That is the way of the Rustler. And for those who may still not know who a Rustler is, you don’t need a dictionary, just get Mario Puzo’s novel, “The Last Don”, the gripping sequel to “The Godfather” that has a notorious character named the Rustler. Below is a dialogue from the novel which captures the essence of the man we are talking about:
“…they call him the Rustler, and he loves all the s**t. He never pays his bills, he even stiffs the IRS, he fights with the California State authorities because he won’t pay the sales tax of the stores he owns in his malls. Hell, he even stiffs his ex-wife and his kids on support payments. And he is a man who believes he can get out of every jam he gets in. He is a thief in his heart…”
“Why do they call him the Rustler?” Dante asked.
“Because he takes things without paying for them,” Cross said.
“I have never met a man like that,” the Don said.
Georgio said, “They grow them only in America…”
You won’t get a complete picture of this crook until you read Mario Puzo’s characterization but that is in the world of fiction. In real life, we also grow many of them in Nigeria. In our country, it is not uncommon to hear that people pay bribes to secure jobs in either the private or public sector. Those responsible for such things are plain thieves. Opportunity, it is said, makes the thief but not so the Rustler who makes his own opportunities even if it entails preying on the misfortune of other people to make illicit gains.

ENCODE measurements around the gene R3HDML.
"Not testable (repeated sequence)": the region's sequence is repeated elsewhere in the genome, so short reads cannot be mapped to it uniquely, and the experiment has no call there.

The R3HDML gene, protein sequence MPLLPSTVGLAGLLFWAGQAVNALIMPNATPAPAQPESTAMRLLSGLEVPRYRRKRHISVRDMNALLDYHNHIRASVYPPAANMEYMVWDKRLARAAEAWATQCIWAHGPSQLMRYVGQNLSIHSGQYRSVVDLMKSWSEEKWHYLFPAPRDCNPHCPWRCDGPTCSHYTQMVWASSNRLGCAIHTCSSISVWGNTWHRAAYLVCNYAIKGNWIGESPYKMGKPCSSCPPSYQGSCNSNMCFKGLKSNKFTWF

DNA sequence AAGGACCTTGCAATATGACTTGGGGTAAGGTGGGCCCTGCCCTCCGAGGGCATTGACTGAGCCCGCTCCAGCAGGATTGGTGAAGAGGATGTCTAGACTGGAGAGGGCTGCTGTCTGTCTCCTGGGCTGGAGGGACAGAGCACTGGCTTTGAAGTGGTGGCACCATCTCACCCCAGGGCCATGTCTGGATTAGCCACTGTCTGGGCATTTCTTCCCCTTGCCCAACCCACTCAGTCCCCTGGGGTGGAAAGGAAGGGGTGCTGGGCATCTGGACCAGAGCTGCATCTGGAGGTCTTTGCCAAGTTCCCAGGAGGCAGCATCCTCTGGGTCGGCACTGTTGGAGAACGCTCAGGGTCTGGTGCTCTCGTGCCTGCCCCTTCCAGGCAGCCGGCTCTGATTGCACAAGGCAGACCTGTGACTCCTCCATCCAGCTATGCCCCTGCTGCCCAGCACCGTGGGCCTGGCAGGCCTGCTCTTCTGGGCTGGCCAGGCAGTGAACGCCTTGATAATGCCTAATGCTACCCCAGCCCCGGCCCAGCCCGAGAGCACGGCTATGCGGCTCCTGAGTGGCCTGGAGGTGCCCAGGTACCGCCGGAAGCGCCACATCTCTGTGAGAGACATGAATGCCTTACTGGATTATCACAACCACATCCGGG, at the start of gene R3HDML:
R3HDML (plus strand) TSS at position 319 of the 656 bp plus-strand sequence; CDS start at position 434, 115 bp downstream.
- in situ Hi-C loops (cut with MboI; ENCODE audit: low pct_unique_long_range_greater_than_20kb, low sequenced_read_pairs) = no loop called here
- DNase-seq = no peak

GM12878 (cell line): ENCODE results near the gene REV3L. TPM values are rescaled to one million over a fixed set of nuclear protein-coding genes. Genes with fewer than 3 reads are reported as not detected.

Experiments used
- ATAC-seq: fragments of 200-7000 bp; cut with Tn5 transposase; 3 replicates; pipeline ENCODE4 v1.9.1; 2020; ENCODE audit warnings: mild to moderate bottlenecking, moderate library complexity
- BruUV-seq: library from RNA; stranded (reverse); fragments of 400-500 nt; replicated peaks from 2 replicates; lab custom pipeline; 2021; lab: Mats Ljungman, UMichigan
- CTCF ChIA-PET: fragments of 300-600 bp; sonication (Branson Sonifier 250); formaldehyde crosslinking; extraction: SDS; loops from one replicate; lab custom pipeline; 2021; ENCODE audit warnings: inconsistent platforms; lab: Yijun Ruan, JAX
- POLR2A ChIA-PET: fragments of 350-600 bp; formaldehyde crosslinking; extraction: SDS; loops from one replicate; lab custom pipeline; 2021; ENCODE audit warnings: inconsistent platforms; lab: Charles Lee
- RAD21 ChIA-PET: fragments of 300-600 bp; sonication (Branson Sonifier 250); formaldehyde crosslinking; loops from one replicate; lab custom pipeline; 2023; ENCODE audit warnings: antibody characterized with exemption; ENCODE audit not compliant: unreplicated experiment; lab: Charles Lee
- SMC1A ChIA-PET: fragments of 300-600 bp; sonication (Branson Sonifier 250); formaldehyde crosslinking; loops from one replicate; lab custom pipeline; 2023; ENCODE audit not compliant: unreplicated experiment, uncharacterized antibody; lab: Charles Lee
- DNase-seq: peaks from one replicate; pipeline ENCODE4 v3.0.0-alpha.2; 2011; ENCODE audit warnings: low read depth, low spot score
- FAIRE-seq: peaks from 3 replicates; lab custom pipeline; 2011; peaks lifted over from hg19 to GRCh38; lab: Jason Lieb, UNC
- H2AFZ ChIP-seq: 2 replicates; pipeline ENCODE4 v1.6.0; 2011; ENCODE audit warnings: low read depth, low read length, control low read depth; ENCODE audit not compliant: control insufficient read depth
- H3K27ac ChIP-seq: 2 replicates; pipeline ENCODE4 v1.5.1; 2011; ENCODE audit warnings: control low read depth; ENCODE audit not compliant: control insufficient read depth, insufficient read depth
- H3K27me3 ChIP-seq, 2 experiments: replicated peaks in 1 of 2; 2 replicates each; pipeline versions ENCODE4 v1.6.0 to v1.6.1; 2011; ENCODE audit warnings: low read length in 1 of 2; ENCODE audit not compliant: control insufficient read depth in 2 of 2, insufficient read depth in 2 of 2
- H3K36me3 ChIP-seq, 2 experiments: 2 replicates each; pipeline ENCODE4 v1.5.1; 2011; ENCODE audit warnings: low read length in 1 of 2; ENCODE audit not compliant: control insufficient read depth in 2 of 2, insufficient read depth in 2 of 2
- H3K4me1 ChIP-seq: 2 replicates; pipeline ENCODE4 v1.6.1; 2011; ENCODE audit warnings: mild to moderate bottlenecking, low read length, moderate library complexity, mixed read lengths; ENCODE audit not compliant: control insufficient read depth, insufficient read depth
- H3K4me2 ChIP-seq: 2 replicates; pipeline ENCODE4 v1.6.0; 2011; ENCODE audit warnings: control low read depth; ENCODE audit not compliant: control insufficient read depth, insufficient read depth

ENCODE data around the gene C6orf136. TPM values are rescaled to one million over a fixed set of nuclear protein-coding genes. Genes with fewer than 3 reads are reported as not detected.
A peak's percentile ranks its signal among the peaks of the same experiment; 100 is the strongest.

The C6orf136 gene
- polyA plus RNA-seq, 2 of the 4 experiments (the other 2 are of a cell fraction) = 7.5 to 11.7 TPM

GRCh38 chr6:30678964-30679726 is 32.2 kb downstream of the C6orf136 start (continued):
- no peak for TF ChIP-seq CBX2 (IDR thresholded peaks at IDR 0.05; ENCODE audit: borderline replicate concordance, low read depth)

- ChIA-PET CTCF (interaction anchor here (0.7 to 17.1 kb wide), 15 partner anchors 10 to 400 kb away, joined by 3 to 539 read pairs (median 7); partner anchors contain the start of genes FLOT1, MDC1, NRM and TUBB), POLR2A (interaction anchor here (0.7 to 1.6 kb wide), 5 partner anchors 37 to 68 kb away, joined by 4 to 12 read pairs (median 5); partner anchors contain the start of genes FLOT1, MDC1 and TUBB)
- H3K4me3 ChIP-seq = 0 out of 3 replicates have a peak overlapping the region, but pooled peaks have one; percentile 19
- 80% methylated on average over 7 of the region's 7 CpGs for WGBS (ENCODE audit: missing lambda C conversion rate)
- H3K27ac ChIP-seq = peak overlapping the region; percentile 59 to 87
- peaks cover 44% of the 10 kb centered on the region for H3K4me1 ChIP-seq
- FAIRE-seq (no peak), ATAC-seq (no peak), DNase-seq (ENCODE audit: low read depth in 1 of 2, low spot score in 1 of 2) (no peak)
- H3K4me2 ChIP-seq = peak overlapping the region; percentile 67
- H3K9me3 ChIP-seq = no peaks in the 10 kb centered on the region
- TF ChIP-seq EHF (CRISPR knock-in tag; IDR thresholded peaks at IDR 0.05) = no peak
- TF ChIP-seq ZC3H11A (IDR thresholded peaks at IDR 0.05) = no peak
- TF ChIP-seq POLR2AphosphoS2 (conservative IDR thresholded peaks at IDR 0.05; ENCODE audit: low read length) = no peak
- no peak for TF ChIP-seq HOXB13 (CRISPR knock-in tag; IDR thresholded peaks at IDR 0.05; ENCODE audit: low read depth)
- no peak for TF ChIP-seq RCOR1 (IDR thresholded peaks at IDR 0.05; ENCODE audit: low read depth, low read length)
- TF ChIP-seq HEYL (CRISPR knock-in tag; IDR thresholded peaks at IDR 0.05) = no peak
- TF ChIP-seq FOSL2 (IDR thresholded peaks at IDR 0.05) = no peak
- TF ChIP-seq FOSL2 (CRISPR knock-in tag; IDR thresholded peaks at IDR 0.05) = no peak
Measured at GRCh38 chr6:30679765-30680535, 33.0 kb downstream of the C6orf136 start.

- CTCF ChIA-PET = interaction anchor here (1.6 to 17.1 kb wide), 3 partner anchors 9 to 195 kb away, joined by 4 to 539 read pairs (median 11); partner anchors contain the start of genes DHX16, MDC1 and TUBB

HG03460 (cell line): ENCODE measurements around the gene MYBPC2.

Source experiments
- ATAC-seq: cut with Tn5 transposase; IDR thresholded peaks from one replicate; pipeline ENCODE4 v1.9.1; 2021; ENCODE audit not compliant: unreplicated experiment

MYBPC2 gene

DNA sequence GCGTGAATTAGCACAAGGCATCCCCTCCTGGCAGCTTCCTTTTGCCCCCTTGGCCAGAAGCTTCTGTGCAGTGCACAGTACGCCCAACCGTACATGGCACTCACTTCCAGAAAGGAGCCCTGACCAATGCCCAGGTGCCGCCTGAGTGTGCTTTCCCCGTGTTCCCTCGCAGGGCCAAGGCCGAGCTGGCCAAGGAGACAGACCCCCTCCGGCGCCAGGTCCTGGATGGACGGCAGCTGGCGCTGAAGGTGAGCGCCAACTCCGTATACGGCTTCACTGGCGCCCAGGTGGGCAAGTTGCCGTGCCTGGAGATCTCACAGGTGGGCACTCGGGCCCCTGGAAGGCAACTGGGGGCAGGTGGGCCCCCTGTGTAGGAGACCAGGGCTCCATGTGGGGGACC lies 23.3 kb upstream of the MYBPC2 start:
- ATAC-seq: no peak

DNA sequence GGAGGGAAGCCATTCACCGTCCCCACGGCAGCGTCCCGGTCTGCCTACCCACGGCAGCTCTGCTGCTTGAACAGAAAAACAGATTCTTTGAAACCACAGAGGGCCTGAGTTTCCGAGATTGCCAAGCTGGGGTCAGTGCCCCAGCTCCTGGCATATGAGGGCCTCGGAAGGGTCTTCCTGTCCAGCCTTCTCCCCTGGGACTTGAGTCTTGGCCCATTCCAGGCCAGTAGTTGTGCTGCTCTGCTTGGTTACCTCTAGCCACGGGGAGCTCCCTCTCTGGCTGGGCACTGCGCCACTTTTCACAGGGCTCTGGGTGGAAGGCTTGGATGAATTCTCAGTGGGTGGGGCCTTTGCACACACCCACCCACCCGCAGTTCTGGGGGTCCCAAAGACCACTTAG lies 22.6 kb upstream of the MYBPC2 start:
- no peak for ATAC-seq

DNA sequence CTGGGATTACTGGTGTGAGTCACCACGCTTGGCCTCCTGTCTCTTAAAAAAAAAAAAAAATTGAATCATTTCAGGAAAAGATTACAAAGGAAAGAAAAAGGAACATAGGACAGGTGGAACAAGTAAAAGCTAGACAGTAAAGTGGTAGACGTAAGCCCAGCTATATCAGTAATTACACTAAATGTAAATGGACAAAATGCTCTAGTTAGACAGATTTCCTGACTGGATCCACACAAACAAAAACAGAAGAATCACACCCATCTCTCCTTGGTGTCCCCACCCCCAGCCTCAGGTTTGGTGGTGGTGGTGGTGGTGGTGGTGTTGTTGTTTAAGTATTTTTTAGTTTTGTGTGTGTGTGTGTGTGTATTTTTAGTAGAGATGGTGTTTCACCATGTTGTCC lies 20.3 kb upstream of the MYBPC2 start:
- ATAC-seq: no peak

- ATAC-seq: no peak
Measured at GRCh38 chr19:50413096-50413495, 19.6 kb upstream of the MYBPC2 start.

The Rustler has no conscience. He is audacious. He embodies impunity. He will demand money openly for jobs that do not exist and blame the victims if things go wrong. He will collect multibillion Naira subsidy funds from government for petroleum products that he would still sell to the people even above the market price. He will divert money meant for the pension of Policemen into his private accounts. He is simply above the law. Those are the sorts of characters we are dealing with in the scandal that led to the death of no fewer than 19 young Nigerians in the “recruitment exercise” of the Nigerian Immigration Service (NIS) across the country last Saturday. But the bigger tragedy as I stated earlier is that in our country today, several positions of authority are manned by Rustlers.
Nobody has captured the immigration tragedy as succinctly as a brother to one of the deceased and lecturer at Federal Polytechnic, Nasarawa State, Dr. Mohammed Hakeem. While regretting that his late sister was in 2013 defrauded of N150, 000 in the course of seeking the same job for which she lost her life last Saturday, Dr. Hakeem added: “I make bold to tell you that the slots for which my sister has been used as a sacrificial lamb had been allocated to those that matter in Nigeria.”